And this was where religious shaming came in. Everyone thinks they need more. I spend an entire evening of my life the other night perusing the website of Tiffany & Company. Ostensibly, I was looking for a wedding ring, but I lingered even longer over earrings, necklaces, even bracelets. I would never wear most of them, never have a place for any of them. But what about that one really simple gold set that I’ve admired since I was a teenager? Is it really too late for me to hope for that, just to make my teeshirts look like a backdrop instead of an after-thought?
But then the religious shaming kicks in. What about the miners who brought this metal out of the ground? What about the money I should be putting aside for emergencies? What about my friends who struggle to pay children’s tuitions? It is religion in its broadest sense — my sense of being tied to all these folks — that raises these questions for me.
But since not everyone feels that intimacy, more and more, protest turns to the unemotional language of math. There’s a lot of emphasis these days on reclaiming our nation’s mythical mathematical primacy. The New York Times has had two articles which support the idea, but challenge the way that primacy is being defined. Should we abolish algebra? Andrew Hatcher asked last summer. He made a provocative argument, that we alienate students from math at an early age, by presenting a series of arcane, complicated tricks as the necessary craft. In a sort of follow-up yesterday, the Times editorial board returned to the question, pointing out that students quickly take from their encounter with these “skills” the double negative that they cannot do math, and that much of it is probably not relevant.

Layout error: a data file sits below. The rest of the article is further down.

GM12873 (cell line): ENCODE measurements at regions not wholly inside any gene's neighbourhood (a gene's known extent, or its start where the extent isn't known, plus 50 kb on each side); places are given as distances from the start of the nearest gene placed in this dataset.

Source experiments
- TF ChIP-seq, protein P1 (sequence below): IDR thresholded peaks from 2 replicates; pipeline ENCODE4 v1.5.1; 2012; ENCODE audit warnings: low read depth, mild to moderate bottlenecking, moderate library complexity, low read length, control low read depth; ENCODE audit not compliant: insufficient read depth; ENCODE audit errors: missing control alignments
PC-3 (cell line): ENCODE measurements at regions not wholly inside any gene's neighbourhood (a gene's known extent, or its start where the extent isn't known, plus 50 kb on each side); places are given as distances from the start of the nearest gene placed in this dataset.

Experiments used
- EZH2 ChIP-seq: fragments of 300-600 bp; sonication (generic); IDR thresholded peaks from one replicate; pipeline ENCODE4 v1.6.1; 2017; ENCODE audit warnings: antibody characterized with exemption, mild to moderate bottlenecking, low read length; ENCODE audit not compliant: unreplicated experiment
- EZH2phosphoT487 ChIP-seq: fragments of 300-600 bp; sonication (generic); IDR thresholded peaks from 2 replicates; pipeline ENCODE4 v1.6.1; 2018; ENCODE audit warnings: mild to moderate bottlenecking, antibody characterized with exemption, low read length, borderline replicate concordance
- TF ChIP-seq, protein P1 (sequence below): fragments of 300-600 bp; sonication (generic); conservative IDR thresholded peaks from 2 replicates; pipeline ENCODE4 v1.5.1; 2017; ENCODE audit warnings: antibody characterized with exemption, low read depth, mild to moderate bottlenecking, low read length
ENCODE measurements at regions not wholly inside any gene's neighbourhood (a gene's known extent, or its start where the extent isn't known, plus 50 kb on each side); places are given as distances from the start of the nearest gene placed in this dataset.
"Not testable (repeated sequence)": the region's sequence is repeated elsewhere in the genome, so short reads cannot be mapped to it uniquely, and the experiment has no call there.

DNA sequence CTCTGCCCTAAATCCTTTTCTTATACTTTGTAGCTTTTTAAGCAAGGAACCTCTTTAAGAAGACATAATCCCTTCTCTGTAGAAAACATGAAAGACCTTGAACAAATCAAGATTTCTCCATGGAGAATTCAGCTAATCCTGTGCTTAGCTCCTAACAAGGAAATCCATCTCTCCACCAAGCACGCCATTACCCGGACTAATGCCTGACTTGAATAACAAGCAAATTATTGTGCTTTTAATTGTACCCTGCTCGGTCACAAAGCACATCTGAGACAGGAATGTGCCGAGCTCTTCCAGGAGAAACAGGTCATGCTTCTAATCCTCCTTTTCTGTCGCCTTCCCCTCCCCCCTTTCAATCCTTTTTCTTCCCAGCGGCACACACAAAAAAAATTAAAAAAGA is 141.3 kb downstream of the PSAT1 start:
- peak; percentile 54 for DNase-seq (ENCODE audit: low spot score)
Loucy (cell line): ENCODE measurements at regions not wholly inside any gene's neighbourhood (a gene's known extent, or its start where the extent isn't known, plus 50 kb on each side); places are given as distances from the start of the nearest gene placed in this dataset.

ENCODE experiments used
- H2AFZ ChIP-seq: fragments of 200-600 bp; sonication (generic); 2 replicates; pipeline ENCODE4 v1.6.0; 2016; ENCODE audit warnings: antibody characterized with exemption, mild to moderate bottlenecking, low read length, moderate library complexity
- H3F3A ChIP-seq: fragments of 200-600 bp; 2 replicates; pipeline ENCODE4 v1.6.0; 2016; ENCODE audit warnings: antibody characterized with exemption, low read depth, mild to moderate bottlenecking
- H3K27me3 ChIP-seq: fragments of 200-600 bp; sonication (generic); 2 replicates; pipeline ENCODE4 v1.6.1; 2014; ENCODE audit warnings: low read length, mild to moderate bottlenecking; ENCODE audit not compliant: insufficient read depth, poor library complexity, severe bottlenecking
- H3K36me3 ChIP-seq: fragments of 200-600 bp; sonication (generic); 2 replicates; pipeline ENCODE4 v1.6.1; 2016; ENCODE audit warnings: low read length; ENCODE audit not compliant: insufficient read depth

Not only is The Times right to bring this up, but they make a point that takes the matter past patriotism to the essence of religious expression. “Religio,” of course, means “tied together.” But math looks at known science, not to predict — a hazy business, as any cleric will aver — but to determine how many units of one agent are required to augment or counteract the units another agent exerts in, or from, an opposite direction. In this vision of accomplishment, not one or the other, but the way they is the catalyst. each must meet with enough strength to retain its core of being after the encounter has extracted or exploded some measure of inherent energy.